deposition and compaction
                                                                                                                                                          (strain ellipse, a)
                                                                                                                                                  • shale undergoes layer-parallel

                                                                                                                                                  • mica/clay grains rotate to
                                                                                                                                                    perpendicular to shortening
                                                                                                                                                       (strain ellipse, b)
                                                                                                                                                   • incipient foliation forms, which
                                                                                                                                                            produces pencils

                                                                                                                                                      continued shortening produces
                                               from: http://www.rci.rutgers.edu/~geolweb/slides.html
                                                                                                                                                               slaty cleavage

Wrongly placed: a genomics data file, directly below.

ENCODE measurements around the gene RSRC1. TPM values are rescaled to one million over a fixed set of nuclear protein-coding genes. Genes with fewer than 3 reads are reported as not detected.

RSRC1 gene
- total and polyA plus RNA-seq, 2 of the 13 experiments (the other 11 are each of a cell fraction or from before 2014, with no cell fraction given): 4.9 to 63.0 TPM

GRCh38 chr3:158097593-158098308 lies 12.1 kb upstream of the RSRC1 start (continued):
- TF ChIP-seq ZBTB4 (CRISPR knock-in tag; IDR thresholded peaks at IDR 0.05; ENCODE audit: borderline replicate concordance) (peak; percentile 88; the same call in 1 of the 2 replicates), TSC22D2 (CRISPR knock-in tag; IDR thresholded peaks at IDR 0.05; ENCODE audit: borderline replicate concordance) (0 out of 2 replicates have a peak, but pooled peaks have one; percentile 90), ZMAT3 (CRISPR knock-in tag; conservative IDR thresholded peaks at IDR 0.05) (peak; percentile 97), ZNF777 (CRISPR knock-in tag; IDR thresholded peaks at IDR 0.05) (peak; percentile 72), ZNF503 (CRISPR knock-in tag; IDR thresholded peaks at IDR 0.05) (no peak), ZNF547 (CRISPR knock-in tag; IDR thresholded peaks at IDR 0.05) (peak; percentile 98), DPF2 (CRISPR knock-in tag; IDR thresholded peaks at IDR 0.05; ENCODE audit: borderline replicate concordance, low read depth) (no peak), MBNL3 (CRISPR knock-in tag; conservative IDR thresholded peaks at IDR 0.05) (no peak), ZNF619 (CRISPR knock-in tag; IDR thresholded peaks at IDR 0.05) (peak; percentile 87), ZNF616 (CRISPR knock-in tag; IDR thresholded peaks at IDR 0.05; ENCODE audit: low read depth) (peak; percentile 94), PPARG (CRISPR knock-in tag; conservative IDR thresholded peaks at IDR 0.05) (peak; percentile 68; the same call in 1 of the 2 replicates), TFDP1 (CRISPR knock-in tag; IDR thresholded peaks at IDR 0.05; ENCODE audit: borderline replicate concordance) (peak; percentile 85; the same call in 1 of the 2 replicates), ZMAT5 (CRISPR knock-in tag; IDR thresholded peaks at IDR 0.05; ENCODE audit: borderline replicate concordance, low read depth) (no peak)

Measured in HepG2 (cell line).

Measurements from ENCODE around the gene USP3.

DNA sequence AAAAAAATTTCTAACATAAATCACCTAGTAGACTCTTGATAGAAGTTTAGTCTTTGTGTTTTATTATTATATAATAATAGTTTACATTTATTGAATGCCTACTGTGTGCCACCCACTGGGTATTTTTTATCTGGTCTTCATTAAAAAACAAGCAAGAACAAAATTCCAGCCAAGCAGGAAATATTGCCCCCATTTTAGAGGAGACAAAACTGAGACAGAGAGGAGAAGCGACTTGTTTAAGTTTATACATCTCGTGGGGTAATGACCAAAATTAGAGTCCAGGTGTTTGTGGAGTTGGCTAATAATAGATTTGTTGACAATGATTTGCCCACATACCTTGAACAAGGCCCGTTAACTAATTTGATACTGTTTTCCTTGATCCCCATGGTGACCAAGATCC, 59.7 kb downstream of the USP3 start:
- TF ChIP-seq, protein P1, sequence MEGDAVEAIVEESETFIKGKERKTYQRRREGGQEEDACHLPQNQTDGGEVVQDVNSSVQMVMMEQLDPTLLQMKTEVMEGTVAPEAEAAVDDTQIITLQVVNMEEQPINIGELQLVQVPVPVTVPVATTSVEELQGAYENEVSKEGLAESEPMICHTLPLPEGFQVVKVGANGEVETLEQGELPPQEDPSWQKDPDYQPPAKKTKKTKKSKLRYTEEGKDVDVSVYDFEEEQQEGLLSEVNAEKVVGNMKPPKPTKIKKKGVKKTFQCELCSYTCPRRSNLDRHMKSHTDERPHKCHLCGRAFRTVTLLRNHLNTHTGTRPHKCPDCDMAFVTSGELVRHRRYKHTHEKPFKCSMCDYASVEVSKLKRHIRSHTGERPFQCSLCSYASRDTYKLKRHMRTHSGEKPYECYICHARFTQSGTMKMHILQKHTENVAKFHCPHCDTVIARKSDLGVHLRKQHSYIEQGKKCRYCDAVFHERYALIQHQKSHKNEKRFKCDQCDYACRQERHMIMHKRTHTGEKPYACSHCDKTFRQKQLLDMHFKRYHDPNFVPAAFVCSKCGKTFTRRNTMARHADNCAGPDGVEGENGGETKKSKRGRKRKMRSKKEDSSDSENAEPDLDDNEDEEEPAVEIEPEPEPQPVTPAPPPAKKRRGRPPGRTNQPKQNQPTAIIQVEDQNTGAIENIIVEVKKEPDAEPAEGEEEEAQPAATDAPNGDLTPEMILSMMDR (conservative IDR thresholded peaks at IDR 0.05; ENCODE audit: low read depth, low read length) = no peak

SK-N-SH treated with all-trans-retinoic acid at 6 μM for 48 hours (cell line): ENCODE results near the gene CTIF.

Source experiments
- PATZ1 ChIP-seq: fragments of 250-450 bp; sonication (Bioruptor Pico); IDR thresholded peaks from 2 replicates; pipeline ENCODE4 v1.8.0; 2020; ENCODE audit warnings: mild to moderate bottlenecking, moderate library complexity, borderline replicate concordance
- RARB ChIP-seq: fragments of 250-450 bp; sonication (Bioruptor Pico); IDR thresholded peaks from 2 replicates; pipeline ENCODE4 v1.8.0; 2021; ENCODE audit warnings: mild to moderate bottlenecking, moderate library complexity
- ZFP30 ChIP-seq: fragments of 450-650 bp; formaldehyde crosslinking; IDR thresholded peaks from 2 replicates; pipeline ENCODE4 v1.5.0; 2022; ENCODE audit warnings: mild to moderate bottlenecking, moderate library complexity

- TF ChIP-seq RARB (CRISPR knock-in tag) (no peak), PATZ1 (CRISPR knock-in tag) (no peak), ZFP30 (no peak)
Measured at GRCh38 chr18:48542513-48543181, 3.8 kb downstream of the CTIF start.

at high angles to bedding
   reflects tendency to part along bedding plane equal to that of
                                                                                                                                                             (strain ellipse, c)
     parting along incipient cleavage (i.e. cleavage not well formed)
                                                                                                                                              from: van der Pluijm and Marshak, 1997

 crenulation cleavage                                                                                   crenulation cleavage                        from: http://earth.leeds.ac.uk/learnstructure/index.htm

      • lithology containing closely and evenly spaced foliation
      • crenulation is re-working of a pre-existing foliation
                --“crinkles”, or folds, original foliation
                 -- axial plane of microfolds define crenulation foliation


                                                                                                        two thin-sections reflect
 from: van der Pluijm and Marshak, 1997
                                                                                                          different stages of
                                          symmetric                 asymmetric
                                                                                                             crenulation cleavage
         crenulation cleavage may be symmetric or asymmetric
                  …remember, it is a second foliation….
                                                                                                                          from: http://www.rci.rutgers.edu/~geolweb/slides.html          asymmetric

two types of crenulation cleavage:
  discrete: narrow cleavage domains cut continuous cleavage                                                                                                        discrete
               of microlithons (forms in slate)
                   … looks like small faults
  zonal: wide cleavage domains coincide with limbs of microfolds
          in pre-existing continuous cleavage (forms in phyllite/schist)
                            …pre-existing cleavage preserved in microlithons

           discrete (Sc2)                                            zonal
from: http://slate.ias.hiroshima-u.ac.jp/photo.htm    from: http://www.rci.rutgers.edu/~geolweb/slides.html

                                                                                                              differentiation during formation of crenulation cleavage

                                                                                                               from: van der Pluijm and Marshak, 1997